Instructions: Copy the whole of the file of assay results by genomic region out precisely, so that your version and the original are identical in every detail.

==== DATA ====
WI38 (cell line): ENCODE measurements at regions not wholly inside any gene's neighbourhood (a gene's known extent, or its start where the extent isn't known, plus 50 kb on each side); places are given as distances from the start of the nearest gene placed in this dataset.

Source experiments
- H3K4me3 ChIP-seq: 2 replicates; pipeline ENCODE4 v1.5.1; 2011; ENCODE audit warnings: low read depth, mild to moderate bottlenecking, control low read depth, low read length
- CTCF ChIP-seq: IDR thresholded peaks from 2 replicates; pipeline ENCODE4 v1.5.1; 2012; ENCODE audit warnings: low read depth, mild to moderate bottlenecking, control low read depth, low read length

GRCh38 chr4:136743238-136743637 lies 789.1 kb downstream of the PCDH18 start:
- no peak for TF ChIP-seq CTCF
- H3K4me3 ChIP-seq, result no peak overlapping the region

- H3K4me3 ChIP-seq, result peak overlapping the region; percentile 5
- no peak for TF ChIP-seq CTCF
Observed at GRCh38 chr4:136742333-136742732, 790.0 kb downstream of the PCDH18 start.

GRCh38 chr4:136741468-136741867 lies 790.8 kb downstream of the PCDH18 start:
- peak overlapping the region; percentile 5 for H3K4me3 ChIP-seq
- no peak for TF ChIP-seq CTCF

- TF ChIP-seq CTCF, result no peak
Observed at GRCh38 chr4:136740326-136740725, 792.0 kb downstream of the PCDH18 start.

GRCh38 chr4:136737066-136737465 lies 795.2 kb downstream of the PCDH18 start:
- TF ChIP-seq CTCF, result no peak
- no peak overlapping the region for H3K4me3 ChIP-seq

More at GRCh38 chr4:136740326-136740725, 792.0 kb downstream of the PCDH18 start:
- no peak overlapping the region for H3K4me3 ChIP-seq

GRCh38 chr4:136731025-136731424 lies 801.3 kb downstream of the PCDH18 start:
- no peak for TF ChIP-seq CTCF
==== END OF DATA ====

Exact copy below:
WI38 (cell line): ENCODE measurements at regions not wholly inside any gene's neighbourhood (a gene's known extent, or its start where the extent isn't known, plus 50 kb on each side); places are given as distances from the start of the nearest gene placed in this dataset.

Source experiments
- H3K4me3 ChIP-seq: 2 replicates; pipeline ENCODE4 v1.5.1; 2011; ENCODE audit warnings: low read depth, mild to moderate bottlenecking, control low read depth, low read length
- CTCF ChIP-seq: IDR thresholded peaks from 2 replicates; pipeline ENCODE4 v1.5.1; 2012; ENCODE audit warnings: low read depth, mild to moderate bottlenecking, control low read depth, low read length

GRCh38 chr4:136743238-136743637 lies 789.1 kb downstream of the PCDH18 start:
- no peak for TF ChIP-seq CTCF
- H3K4me3 ChIP-seq, result no peak overlapping the region

- H3K4me3 ChIP-seq, result peak overlapping the region; percentile 5
- no peak for TF ChIP-seq CTCF
Observed at GRCh38 chr4:136742333-136742732, 790.0 kb downstream of the PCDH18 start.

GRCh38 chr4:136741468-136741867 lies 790.8 kb downstream of the PCDH18 start:
- peak overlapping the region; percentile 5 for H3K4me3 ChIP-seq
- no peak for TF ChIP-seq CTCF

- TF ChIP-seq CTCF, result no peak
Observed at GRCh38 chr4:136740326-136740725, 792.0 kb downstream of the PCDH18 start.

GRCh38 chr4:136737066-136737465 lies 795.2 kb downstream of the PCDH18 start:
- TF ChIP-seq CTCF, result no peak
- no peak overlapping the region for H3K4me3 ChIP-seq

More at GRCh38 chr4:136740326-136740725, 792.0 kb downstream of the PCDH18 start:
- no peak overlapping the region for H3K4me3 ChIP-seq

GRCh38 chr4:136731025-136731424 lies 801.3 kb downstream of the PCDH18 start:
- no peak for TF ChIP-seq CTCF